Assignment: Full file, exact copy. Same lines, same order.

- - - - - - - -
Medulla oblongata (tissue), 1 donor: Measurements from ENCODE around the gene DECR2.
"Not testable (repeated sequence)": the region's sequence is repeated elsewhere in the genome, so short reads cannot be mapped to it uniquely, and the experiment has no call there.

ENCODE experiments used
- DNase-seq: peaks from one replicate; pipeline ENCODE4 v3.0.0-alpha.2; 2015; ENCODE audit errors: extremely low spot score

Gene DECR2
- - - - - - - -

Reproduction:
Medulla oblongata (tissue), 1 donor: Measurements from ENCODE around the gene DECR2.
"Not testable (repeated sequence)": the region's sequence is repeated elsewhere in the genome, so short reads cannot be mapped to it uniquely, and the experiment has no call there.

ENCODE experiments used
- DNase-seq: peaks from one replicate; pipeline ENCODE4 v3.0.0-alpha.2; 2015; ENCODE audit errors: extremely low spot score

Gene DECR2